Lapp-Top Ceremony

LappTop all April2017

On 20 April, the ending ceremony of the Lapp-Top program was held in Pieterskerk. The high-school students were divided into groups and gave very impressive presentations on what they learned from the course. Boya, as the coordinator of the course, was there with the students. We are happy to see that the course was thought-provoking and that they showed the concerns for social-emotional development. 


Congratulations, Dr. Anouk!

Anouk promotion3 April2017

On 12 April, Anouk Netten successfully defended her PhD thesis entitled “The Link Between Hearing Loss, Language, and Social Functioning in Childhood,” which was supervised by Prof. dr. ir. Johan Frijns, Prof. Dr. Carolien Rieffe, and Dr. ir. Wim Soede. Her project focused on the effects of early intervention of hearing loss on the social-emotional development of children in the Netherlands and Belgium. Her thesis shows that in order to stimulate the social-emotional development of deaf and hard-of-hearing children, their opportunities for incidental learning have to be increased. For more information about Anouk's thesis, please click here. For a list of publications of Anouk, please click here.


Presentations in Rotterdam and Vienna

conferences March2017

Focus on Emotions lab has been busy these days! Sharing and discussing findings and insights to a broader audience of academics and professionals is important for research. On 24 March 2017, Boya, Anne, Danique, and Tamara presented their studies on autism at National Autism Congress in Rotterdam. Boya and Tamara shared their findings on the development of internalizing and externalizing behaviors in autistic boys, while Anne and Danique talked about empathy in autistic girls.

Meanwhile, Carolien and Sheida were in Vienna, Austria, for the biennial International Convention of Psychological Science (ICPS).  Carolien presented new behavioral data on adolescents with communicative impairments in two symposiums. Sheida talked about cultural differences in understanding one’s own and others people’s emotions. The talks were well received and generated lively discussions.



Who are we?

Left to right: Naqi Dahamat Azam, Tirza van der Straaten, Neeltje van den Bedem, Thijs Jansen, Anouk Netten, Wendy van Vlerken, Carolien Rieffe, Mariska Kret (Cognitive Psychology), Marieke Bos, Rosemarij van Veen, Yung-Ting Tsou, Evelien Broekhof, Boya Li
Group picture 2016 crop2

Our team is located at the department of Developmental Psychology of Leiden University in the Netherlands. We work in close collaboration with the Dutch Foundation for the Deaf and Hard of Hearing Child (NSDSK), the ENT department of the Leiden University Medical Centre (LUMC), and the Centre for Autism.Our group is dedicated to examining the emotional development of children and adolescents of all walks of life. We have a strong focus on the functionality of emotions, and its impact on children's social development. Besides typically developing children and adolescents, we are interested in the development of those with hearing impairments, with autism spectrum disorders, or with specific language impairments.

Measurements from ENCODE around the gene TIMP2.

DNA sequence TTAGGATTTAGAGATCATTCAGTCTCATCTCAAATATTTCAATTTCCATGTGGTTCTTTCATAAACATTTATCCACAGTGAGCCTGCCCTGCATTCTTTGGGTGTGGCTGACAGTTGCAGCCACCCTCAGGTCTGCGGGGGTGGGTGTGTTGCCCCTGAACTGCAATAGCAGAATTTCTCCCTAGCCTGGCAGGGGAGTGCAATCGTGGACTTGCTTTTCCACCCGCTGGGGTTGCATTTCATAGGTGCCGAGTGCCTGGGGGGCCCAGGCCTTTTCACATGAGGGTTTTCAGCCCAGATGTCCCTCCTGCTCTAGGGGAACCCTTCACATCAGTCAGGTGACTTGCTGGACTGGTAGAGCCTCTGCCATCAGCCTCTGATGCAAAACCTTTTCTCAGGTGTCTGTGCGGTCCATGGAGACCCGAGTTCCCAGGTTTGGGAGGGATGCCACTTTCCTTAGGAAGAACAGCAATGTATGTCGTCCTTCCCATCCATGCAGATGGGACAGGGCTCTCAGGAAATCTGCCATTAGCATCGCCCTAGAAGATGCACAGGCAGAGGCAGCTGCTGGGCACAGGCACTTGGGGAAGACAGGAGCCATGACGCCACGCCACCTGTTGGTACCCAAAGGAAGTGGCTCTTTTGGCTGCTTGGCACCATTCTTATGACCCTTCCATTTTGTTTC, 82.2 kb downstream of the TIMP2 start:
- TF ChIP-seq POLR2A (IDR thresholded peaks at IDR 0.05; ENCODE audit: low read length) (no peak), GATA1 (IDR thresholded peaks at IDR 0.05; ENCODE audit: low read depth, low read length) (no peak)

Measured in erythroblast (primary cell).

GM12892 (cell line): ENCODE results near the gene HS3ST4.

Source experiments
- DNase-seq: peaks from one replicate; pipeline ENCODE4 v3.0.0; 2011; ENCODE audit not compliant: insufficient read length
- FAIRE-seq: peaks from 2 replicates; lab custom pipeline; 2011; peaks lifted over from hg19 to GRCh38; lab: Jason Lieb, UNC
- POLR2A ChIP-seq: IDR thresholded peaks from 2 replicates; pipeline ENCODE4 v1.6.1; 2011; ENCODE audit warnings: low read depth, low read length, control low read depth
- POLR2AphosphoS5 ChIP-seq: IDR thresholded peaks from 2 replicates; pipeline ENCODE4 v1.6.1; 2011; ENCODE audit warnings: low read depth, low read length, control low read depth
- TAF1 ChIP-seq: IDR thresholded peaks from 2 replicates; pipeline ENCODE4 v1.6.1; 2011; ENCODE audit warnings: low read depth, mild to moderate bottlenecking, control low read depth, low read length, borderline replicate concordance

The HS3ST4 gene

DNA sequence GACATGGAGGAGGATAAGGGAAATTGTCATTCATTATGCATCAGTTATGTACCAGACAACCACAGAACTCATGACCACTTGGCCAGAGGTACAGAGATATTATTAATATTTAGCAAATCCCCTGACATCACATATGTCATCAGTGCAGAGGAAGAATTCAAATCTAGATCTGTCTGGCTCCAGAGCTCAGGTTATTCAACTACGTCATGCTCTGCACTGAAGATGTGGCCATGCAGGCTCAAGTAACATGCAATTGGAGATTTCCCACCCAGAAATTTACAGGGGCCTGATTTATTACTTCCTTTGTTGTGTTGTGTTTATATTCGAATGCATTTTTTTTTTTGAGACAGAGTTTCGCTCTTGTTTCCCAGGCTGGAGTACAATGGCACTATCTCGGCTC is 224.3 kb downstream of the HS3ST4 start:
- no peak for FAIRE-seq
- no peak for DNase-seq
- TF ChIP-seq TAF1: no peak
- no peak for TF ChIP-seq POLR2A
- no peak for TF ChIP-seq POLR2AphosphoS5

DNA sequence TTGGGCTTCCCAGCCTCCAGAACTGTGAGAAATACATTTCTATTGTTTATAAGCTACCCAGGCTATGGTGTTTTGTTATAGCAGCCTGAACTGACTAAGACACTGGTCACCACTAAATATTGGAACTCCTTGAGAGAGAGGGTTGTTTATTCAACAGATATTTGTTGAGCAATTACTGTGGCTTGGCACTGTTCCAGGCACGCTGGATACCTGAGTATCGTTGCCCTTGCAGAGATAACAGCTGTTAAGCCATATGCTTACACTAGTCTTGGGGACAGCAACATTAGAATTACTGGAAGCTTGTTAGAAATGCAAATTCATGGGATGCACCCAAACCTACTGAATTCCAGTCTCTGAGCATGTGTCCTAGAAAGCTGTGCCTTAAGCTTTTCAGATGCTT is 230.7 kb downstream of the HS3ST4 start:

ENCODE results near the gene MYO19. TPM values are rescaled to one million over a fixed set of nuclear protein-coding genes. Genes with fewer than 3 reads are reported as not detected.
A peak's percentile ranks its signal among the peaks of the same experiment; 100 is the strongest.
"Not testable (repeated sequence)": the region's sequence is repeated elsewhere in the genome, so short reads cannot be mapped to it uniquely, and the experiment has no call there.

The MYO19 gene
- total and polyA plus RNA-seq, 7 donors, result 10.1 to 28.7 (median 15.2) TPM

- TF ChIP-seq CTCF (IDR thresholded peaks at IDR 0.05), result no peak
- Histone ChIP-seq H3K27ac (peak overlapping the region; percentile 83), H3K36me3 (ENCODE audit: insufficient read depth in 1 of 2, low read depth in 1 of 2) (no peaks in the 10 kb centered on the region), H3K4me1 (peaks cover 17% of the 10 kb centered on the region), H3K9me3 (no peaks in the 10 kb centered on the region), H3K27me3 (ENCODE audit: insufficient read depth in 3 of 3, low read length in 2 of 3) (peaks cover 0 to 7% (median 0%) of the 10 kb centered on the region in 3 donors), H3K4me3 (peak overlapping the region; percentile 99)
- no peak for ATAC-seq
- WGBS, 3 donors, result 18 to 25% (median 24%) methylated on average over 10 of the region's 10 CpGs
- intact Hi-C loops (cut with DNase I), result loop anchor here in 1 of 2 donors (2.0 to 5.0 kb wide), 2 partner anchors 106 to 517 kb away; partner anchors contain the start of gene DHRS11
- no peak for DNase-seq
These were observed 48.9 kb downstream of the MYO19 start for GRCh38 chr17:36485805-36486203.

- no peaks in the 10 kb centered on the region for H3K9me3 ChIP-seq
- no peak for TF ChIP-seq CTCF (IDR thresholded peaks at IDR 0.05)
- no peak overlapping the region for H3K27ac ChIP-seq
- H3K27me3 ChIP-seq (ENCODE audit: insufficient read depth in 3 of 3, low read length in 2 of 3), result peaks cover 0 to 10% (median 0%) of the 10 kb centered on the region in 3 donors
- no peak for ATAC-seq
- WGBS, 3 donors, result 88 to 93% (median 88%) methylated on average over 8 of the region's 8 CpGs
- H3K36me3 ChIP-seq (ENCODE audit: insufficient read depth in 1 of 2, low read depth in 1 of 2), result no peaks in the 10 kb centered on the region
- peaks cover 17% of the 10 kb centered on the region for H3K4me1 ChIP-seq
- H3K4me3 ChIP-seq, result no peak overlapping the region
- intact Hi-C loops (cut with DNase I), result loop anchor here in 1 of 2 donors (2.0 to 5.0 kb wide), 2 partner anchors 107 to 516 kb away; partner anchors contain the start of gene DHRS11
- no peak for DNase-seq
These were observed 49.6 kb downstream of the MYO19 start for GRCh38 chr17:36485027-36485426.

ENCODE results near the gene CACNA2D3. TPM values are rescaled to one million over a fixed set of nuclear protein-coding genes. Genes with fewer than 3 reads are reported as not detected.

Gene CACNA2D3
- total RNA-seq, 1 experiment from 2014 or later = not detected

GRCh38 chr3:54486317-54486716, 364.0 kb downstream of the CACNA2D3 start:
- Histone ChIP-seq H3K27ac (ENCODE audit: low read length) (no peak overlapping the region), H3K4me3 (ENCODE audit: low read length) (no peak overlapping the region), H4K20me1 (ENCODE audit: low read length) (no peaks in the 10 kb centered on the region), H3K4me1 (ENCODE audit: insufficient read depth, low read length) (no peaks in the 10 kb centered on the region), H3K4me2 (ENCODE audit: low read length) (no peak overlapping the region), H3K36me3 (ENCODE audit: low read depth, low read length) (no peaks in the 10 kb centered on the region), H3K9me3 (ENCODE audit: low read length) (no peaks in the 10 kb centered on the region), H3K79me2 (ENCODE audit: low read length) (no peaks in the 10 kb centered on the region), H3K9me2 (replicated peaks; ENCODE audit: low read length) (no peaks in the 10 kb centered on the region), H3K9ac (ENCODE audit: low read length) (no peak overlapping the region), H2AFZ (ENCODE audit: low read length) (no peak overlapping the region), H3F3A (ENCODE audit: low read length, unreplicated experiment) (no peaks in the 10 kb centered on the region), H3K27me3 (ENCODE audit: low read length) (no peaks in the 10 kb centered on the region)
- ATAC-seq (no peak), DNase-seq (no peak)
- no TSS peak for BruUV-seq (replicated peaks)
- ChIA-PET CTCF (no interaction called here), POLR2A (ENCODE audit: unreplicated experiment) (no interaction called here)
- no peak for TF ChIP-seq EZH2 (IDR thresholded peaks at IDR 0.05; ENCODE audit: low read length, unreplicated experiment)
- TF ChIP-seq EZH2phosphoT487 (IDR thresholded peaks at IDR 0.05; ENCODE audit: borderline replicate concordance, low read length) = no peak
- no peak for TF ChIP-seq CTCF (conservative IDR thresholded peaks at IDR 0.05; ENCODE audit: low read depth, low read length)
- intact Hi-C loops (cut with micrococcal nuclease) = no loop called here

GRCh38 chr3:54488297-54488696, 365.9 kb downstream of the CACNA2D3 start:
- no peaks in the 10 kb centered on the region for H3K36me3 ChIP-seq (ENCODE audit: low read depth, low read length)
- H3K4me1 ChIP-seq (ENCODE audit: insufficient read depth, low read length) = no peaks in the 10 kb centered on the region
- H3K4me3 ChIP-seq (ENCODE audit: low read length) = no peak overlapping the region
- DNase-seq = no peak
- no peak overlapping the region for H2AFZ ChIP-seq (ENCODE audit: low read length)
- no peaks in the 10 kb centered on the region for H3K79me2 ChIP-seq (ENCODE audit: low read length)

On this site we regularly post news items about new publications, events, and so on. You can also read more about our ongoing projects, read about and download questionnaires we have developed, see an overview of our publications per topic, or read about opportunities for students to join our team.






Biking along the tulip fields!

Tulip April2017

The Focus On Emotion team and CoPAN cycled along the tulip fields from Leiden to Lisse today (20 April). Along the 40-kilometer-long cycle path, we were amazed by the flowers in all kinds of color. Enjoy the beautiful sun-lit Spring days, everyone!

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KinderGebaren: a sign language app!

NSDSK App April2017

On 7 April 2017, the KinderGebaren app won the Siméa Innovation Award! The NSDSK (Evelien Dirks as the project leader) developed this sign language app, which includes 200 signs made by and for children. You can download the app for free via Google Play Store and App Store! To learn more about its development, please visit the website of the NSDSK (in Dutch). 

Girls are better at masking autism than boys


Girls with autism have relatively good social skills, which means that their autism is often not recognised. Carolien, Anne, Danique and colleagues from the Autism Centre and INTER-PSY (Groningen) examined how autism manifests itself in girls differently from boys, and reported their findings in Wetenschappelijk Tijdschrift Autisme (in press). To know more about the study, you can read the university news item here (in Dutch) or here (in English).